Lilacs are native to Europe and the more temperate parts of Asia, in the family Syringa. Most garden lilacs are varieties of Syringa vulgaris. Hardiness is usually USDA zones 3-8, although there are a couple of outliers in 2 and 9. The majority prefer some winter chilling and dislike intense heat and humidity. These old-fashioned favorites are low-maintenance, long-lived and offer transporting fragrance on an upright, deciduous, multi-stemmed shrub. Typically S. vulgaris are up to ten feet tall, and once-blooming in April/May, but there are newer varieties and hybrids that are dwarf and/or rebloom. Japanese Tree Lilacs, S. reticulata, can grow up to 30 feet tall.
Fall and early spring are ideal planting times. Choose a well-drained spot with at least six hours of sun daily, spaced well to allow air circulation. Avoid planting in lawns as they can be too wet, and the fertilizer is not compatible. The hole should be the plant’s current depth, but twice as wide. Mulch a two-three foot circle around the lilac without burying the stem to discourage borers or burying a graft, if there is one.
Water the soil rather than the leaves to keep powdery mildew at bay. Irrigation or careful hand watering the soil will be better than sprinklers. Water deeply to foster strong root growth – at least once weekly, more during dry or very hot weather. An inch per week is a good start. Thirst shows up as distorted or wilted leaves.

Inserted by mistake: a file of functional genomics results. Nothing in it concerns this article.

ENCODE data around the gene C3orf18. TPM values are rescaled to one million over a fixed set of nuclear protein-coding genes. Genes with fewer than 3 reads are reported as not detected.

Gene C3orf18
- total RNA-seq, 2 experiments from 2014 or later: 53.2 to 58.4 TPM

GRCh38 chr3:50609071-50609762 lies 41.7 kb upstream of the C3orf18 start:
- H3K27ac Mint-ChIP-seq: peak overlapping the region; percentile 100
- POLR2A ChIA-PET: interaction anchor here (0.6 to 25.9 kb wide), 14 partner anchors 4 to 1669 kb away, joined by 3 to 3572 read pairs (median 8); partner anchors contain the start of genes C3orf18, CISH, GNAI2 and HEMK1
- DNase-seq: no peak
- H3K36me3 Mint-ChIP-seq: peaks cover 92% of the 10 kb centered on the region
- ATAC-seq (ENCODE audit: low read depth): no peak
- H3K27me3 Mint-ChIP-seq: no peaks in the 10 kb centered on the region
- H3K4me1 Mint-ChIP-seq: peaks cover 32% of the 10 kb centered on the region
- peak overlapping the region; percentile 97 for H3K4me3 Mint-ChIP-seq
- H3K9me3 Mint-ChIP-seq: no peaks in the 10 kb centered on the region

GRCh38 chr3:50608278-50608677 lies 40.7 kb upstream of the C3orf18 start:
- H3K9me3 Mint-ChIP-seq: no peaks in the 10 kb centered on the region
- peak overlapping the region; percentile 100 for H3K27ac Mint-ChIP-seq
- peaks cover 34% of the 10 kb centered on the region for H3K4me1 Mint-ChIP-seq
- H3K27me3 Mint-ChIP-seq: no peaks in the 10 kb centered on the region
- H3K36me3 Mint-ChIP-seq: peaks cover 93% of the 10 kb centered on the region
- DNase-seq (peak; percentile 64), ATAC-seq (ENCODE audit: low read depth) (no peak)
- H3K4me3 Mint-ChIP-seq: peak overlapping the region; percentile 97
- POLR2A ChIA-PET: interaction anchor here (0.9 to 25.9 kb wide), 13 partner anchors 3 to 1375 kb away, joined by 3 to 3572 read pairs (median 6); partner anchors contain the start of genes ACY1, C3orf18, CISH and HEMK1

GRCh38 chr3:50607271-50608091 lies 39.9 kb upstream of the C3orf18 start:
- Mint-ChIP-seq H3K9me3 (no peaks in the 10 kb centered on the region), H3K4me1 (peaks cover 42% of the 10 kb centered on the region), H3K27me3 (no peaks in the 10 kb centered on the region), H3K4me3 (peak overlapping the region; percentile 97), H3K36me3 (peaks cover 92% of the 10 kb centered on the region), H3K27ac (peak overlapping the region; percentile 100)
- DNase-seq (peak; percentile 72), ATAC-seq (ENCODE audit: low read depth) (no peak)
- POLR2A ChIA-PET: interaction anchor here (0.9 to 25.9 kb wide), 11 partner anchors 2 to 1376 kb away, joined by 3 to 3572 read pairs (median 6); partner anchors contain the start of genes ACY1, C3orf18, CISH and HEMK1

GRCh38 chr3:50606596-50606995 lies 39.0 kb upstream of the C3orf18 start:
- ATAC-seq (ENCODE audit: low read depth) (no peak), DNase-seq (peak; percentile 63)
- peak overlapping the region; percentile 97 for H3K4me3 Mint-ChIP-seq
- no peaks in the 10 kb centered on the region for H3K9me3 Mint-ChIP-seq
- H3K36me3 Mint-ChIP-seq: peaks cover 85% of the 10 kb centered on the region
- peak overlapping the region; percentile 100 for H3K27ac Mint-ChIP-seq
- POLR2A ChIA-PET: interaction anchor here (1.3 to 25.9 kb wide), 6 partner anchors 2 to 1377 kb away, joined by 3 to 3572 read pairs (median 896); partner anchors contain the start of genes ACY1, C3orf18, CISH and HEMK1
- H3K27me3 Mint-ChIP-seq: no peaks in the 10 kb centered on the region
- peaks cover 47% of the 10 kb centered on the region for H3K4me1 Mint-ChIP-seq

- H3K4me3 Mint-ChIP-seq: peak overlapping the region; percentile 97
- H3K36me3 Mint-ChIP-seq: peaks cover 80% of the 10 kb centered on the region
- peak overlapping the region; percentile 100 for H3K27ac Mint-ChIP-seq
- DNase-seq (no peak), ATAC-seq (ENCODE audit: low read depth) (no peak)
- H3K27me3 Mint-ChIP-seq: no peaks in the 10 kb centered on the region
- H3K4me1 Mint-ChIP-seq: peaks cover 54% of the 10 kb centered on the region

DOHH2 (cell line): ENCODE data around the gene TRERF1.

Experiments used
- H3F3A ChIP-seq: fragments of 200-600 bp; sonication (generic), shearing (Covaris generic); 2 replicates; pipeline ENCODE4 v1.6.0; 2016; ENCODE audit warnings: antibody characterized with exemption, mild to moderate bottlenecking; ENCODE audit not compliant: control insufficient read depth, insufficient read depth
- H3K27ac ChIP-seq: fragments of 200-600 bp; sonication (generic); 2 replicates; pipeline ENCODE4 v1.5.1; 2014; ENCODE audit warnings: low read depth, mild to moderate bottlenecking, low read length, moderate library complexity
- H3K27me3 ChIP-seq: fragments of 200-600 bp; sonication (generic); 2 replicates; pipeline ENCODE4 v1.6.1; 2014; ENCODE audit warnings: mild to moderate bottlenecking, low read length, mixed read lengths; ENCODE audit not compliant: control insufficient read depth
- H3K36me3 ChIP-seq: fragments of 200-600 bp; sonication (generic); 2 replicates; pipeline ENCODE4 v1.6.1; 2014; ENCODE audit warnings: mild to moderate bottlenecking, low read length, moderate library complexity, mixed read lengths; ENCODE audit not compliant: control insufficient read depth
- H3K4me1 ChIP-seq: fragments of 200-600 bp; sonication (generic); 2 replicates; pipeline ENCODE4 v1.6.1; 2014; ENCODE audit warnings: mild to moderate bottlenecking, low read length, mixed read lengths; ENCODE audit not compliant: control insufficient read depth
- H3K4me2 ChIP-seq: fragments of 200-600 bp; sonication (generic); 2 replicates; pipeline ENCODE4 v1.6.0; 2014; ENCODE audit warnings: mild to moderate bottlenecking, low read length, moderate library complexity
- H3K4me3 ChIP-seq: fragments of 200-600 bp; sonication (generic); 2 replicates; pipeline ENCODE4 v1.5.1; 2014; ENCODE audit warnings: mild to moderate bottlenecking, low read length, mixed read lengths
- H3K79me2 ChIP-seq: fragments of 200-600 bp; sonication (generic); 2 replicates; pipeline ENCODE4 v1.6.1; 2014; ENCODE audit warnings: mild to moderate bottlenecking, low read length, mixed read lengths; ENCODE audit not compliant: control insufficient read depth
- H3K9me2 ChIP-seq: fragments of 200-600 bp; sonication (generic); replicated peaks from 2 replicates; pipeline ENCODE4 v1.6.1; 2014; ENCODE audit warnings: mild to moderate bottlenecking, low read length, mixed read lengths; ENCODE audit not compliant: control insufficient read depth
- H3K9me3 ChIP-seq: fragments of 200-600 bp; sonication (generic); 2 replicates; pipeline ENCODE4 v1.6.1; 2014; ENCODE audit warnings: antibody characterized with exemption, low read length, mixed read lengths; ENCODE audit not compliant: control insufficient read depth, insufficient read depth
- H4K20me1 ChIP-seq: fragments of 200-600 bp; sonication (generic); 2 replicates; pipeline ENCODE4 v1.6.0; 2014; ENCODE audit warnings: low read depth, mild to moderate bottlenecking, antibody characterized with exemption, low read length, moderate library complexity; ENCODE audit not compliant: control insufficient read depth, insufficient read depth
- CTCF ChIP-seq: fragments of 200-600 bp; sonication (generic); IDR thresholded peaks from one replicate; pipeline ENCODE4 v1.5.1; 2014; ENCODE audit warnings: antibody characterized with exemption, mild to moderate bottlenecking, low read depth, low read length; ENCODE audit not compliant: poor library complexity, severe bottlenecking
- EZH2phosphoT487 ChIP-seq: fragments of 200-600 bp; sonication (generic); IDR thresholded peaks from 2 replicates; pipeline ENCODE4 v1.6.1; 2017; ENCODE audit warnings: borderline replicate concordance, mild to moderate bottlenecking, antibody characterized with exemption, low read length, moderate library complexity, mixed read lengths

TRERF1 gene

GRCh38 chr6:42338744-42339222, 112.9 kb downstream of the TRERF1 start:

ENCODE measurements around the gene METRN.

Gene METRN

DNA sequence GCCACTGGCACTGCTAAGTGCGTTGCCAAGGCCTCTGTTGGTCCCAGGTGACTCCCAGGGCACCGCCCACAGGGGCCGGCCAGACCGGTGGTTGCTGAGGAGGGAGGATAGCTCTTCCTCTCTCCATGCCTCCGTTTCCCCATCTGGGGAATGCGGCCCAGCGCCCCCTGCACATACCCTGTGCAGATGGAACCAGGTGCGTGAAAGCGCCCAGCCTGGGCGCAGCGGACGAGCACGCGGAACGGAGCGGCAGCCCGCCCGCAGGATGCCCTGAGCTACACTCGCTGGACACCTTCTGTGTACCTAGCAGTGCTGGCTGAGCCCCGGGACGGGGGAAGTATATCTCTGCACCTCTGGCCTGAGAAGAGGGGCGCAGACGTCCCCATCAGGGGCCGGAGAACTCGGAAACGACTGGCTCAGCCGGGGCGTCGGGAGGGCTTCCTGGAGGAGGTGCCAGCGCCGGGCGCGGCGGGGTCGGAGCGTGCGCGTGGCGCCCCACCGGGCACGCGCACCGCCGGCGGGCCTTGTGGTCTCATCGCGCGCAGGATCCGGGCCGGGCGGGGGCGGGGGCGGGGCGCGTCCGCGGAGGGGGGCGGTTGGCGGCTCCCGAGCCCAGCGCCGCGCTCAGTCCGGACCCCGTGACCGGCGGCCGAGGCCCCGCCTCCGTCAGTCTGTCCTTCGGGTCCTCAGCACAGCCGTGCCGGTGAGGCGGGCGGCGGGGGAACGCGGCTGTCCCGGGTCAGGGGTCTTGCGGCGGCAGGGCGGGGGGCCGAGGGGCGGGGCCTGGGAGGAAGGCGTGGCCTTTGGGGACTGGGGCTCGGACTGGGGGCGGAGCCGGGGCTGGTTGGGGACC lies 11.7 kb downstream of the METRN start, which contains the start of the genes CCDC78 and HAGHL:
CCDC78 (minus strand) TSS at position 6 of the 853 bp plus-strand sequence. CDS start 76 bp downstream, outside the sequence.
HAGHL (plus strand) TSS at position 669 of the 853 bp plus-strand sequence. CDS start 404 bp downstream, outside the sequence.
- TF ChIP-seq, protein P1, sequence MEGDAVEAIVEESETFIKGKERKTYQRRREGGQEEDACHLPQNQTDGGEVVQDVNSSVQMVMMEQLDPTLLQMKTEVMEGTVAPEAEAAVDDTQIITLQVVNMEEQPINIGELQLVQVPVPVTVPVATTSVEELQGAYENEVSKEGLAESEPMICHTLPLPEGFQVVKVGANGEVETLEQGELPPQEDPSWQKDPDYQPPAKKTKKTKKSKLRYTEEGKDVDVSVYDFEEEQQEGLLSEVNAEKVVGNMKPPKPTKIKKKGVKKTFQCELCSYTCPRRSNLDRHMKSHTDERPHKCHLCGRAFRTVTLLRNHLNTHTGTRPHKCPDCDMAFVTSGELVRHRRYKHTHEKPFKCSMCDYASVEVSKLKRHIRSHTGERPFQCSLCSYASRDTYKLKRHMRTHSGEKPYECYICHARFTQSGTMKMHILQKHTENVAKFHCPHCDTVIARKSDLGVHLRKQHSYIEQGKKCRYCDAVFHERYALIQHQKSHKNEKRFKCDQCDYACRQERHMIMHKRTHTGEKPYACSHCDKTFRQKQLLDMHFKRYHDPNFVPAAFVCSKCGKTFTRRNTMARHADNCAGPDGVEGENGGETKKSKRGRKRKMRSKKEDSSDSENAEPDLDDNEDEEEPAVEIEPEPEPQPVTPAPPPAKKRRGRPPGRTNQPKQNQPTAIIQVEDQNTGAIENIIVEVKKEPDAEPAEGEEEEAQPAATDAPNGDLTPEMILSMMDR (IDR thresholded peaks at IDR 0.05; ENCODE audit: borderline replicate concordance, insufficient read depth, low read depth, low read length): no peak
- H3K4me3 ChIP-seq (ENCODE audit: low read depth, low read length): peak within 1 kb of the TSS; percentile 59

Lilacs prefer rich soil, so annual applications of compost are welcome. However, they do not like too much fertilizer, especially nitrogen-rich ones which boosts leaf growth at the expense of flowers. Look for a balanced fertilizer of perhaps 10-10-10 and apply sparingly in late winter.
The best time to prune is immediately after flowering. Buds for next year set very quickly, so pruning anytime later will sacrifice a season of bloom. Deadhead all spent blooms. Remove the oldest stems to the ground (but not more than 1/3 of the shrub), as well as any weak, crossing, or crowded stems. Crowding can encourage powdery mildew. Any suckers from grafted lilacs should be removed. To rejuvenate an older lilac, you can go as far as pruning a lilac down to eight inches, but you may see reduced flowering for a year or two.
Choose a dwarf variety like S. pubescens ‘Miss Kim,’ and plant in well-draining potting soil with generous width in the pot for root growth. Mulch to conserve moisture, but keep away from the stem. Avoid fertilizer until the plant’s second winter. Water deeply, at least three times a week while getting established, more during hot or dry weather.
Lilacs are very winter hardy as a rule, so no special protection is needed. In fall clean up any old, especially diseased foliage and top-dressing with compost. A light amount of balanced 10-10-10 fertilizer in late winter will promote strong growth. Do not prune in winter, because since they mainly bloom on old wood, you’ll be pruning off the year’s blooms. The best time to prune is right after bloom in spring before new buds are set.
Common Questions About Lilacs